W3C home > Mailing lists > Public > www-patentpolicy-comment@w3.org > December 2002

Pleace don't

From: info skylimit <info@skylimit.be>
Date: Fri, 06 Dec 2002 18:32:03 +0100
Message-ID: <3DF0DF13.9090606@skylimit.be>
To: www-patentpolicy-comment@w3.org

Look at the following example:

Here's a detailed step-by-step example that shows how this problem could 
play out:

    1. Programmer P downloads the Konqueror web browser, receiving it 
under terms of GPL.
    2. P learns of a new web standard that requires exercising a 
technique for parsing URLs that is patented by Corporation C. C has 
licensed the patent under an RF, non-exclusive license, but with a 
"field of use" restriction that says the license can be used to 
"implement the standard". The standard, as it turns out, covers only 
what browsers must do with URLs, and says nothing about the server side 
or clients that aren't user browsers.
    3. P implements this technique in Konqueror, and seeks to 
redistribute the modified version on his website so that other users can 
benefit from Konqueror now complying with the standard. If he does, he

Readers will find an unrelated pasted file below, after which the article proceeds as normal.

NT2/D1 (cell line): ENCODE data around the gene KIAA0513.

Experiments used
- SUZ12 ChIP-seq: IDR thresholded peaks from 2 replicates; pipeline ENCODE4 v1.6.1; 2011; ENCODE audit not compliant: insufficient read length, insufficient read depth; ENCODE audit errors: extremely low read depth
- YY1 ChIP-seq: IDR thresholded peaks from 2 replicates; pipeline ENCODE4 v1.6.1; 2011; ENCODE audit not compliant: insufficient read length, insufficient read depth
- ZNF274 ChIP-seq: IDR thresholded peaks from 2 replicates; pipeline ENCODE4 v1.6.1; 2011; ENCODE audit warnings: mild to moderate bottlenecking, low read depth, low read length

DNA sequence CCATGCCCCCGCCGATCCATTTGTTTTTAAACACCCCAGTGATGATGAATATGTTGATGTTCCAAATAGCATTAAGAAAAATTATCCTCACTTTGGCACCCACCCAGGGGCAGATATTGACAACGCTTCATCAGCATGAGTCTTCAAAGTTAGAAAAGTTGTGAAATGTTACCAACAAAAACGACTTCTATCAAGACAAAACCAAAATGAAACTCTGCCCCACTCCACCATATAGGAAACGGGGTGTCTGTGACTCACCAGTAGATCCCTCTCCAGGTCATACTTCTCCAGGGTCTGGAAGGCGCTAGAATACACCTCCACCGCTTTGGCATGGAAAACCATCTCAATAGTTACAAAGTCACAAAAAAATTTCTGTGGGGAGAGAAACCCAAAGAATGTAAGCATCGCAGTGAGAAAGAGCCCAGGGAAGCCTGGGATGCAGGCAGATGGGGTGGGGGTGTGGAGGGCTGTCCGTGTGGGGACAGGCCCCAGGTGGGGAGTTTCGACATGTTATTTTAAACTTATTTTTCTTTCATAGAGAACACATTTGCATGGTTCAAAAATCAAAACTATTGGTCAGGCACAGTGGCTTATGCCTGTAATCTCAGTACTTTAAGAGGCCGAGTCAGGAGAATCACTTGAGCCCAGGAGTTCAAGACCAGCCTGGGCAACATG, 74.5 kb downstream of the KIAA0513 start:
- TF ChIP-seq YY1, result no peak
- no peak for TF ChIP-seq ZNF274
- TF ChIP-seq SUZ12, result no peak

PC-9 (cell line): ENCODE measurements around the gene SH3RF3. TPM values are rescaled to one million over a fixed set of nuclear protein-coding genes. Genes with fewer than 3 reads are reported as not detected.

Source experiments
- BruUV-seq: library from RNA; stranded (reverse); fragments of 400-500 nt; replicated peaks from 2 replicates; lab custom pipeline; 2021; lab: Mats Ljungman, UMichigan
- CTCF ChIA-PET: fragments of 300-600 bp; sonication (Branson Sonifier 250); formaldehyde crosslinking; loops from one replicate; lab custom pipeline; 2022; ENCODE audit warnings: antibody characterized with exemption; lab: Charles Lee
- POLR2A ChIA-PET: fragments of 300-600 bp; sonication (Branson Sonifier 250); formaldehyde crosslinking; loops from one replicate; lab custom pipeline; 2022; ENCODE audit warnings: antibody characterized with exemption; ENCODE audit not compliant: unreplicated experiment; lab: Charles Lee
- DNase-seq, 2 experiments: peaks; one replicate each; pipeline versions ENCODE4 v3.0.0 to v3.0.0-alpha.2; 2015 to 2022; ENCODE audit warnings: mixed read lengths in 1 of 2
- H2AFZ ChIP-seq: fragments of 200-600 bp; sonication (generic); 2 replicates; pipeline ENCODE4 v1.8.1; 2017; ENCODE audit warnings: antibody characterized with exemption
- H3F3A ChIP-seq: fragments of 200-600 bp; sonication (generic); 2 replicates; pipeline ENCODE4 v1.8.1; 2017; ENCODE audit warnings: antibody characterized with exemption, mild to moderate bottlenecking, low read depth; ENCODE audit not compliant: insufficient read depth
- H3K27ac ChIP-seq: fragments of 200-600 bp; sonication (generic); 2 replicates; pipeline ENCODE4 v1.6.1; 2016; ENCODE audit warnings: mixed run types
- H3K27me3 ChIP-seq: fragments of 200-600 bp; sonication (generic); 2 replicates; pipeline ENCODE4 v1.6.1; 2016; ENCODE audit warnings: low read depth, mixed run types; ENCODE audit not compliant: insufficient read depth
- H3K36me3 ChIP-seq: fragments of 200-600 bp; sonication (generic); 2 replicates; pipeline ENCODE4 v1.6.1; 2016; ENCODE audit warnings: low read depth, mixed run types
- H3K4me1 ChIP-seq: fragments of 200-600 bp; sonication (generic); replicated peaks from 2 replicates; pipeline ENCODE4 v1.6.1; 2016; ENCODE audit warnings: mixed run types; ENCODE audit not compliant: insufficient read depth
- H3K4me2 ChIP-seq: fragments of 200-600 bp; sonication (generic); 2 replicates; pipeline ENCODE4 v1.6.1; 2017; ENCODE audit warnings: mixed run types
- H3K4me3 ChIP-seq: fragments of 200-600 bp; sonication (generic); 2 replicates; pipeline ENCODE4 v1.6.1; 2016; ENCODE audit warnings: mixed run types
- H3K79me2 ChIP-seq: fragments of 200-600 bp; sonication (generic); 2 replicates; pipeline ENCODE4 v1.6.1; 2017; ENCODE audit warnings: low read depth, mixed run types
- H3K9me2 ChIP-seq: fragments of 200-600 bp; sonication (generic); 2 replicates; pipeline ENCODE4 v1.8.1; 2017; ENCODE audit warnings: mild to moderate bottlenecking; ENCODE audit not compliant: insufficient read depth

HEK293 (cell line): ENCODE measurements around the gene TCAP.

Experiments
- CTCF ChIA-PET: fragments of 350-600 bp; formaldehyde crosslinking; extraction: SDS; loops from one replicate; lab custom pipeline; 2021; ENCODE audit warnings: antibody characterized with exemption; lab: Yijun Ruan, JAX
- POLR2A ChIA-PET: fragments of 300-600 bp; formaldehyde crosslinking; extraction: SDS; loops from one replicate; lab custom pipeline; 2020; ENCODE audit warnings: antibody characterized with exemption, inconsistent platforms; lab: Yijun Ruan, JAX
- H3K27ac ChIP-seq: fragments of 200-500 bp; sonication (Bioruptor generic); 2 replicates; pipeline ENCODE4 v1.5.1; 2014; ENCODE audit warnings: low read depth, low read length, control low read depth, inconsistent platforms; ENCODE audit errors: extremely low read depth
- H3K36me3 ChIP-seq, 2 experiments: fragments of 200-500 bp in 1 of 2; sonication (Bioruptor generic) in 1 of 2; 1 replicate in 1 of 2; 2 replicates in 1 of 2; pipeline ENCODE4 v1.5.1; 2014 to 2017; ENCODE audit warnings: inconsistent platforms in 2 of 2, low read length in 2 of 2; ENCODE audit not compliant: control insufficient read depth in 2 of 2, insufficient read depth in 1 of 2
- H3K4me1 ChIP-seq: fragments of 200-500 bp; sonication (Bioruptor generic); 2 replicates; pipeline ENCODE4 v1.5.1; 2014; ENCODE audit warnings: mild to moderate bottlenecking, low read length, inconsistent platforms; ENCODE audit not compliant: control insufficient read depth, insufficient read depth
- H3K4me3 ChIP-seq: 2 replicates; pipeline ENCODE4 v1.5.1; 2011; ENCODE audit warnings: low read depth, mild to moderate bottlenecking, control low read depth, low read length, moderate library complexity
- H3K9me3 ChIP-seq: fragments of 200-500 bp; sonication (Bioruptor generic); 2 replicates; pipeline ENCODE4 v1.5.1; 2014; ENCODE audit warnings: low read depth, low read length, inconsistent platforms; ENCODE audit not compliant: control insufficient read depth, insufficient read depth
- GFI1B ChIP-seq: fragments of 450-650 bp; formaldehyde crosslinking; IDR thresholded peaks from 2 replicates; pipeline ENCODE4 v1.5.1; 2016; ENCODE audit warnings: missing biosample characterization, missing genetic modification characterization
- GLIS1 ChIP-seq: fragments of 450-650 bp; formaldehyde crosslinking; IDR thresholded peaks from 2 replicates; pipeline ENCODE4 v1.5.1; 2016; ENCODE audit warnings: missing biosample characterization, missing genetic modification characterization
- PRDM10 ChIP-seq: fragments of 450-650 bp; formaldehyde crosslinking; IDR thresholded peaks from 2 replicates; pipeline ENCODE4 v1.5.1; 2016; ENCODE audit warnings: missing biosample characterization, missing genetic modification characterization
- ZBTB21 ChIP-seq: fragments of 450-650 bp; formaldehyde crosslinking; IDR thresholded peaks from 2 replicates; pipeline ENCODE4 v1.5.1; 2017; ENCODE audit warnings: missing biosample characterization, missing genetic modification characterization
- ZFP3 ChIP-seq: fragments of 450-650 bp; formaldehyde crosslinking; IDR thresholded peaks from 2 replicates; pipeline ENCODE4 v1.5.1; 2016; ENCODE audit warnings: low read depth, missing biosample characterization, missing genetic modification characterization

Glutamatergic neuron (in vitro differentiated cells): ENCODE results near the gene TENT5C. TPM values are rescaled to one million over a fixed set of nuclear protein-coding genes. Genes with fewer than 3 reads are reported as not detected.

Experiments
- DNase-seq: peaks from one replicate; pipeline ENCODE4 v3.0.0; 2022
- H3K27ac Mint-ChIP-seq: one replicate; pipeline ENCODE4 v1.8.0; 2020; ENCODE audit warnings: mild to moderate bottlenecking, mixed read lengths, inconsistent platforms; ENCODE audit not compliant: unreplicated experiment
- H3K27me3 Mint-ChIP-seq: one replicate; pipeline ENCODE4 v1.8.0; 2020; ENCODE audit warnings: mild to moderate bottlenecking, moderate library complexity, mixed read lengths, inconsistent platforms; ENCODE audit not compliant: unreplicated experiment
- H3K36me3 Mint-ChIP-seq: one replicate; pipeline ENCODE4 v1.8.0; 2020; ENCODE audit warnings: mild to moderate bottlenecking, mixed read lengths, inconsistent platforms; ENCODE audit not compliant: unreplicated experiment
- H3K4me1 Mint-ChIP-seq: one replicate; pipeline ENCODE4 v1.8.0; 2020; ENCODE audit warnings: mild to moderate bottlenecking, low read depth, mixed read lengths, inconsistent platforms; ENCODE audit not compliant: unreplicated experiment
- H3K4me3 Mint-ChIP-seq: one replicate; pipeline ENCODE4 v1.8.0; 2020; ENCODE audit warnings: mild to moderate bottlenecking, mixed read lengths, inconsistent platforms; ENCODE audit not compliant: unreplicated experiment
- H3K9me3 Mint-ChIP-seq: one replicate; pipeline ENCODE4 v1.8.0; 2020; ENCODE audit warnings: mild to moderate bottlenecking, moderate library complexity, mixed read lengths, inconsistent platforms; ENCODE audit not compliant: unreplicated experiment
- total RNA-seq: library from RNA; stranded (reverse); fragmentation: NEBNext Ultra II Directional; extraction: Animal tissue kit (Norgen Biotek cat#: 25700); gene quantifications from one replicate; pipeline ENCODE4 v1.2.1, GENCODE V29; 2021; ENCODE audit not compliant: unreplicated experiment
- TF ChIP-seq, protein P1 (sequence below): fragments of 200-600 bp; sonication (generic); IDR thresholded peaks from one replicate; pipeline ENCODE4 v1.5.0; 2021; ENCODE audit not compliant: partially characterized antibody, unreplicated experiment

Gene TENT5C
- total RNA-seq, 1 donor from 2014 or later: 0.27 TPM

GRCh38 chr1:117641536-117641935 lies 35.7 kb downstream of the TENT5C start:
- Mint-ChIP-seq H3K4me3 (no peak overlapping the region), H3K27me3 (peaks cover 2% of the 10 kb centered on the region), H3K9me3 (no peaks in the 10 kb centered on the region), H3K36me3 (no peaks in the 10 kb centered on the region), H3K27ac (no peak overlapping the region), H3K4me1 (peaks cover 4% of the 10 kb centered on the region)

is bound by the GPL under copyright law, because he is redistributing a 
modified version.
    4. However, he knows full well of a condition on that code that 
contradicts the GPL (violating Section 7) -- namely, he knows that C's 
patent license prohibits folks from taking his URL parsing code and 
putting it into, say, a search engine. Therefore, under GPL Section 7, 
he is prohibited from redistribution.
    5. You might think that he can simply assign his copyright to the 
existing copyright holder of Konqueror let distribution happen from that 
source. They could distribute under GPL, but they would be granting a 
self-contradicting license. Nothing (to my knowledge, but IANAL) 
prohibits someone from distributing copyrighted works under licenses 
that make no sense and are self-contradictory. However, it is certainly 
true that those who receive distribution of the works are stuck and 
can't undertake further distribution or modification themselves.
Received on Friday, 6 December 2002 14:14:17 UTC

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